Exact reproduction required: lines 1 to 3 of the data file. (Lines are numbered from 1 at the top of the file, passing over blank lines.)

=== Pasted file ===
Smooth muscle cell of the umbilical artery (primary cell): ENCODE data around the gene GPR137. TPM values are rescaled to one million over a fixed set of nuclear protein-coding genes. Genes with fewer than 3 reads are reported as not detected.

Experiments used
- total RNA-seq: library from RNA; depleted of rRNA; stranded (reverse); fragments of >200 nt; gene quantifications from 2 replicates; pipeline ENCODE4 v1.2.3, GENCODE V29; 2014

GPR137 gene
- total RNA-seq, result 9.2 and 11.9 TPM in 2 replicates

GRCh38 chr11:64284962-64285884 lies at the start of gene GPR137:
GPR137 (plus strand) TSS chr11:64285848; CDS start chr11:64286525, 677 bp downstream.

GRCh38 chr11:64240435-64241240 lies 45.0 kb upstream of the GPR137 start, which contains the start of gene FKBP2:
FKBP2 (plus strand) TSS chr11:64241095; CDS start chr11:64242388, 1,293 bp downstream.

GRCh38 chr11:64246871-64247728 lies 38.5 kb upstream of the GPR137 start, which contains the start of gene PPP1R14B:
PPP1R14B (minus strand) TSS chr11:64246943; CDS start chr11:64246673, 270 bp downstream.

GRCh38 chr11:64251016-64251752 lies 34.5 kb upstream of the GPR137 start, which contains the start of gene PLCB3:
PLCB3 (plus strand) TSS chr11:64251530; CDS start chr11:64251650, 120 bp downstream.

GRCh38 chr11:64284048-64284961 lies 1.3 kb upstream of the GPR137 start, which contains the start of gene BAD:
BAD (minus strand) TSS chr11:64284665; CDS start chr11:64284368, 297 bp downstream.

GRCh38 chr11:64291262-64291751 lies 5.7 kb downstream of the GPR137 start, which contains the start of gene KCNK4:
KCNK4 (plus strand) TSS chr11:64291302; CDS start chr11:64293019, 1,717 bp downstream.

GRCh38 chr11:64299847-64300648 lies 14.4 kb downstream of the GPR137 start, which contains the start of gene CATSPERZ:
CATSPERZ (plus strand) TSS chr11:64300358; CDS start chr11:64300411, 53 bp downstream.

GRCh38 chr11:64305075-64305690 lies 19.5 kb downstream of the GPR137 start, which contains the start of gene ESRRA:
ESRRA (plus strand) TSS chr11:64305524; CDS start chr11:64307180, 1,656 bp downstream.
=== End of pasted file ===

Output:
Smooth muscle cell of the umbilical artery (primary cell): ENCODE data around the gene GPR137. TPM values are rescaled to one million over a fixed set of nuclear protein-coding genes. Genes with fewer than 3 reads are reported as not detected.

Experiments used
- total RNA-seq: library from RNA; depleted of rRNA; stranded (reverse); fragments of >200 nt; gene quantifications from 2 replicates; pipeline ENCODE4 v1.2.3, GENCODE V29; 2014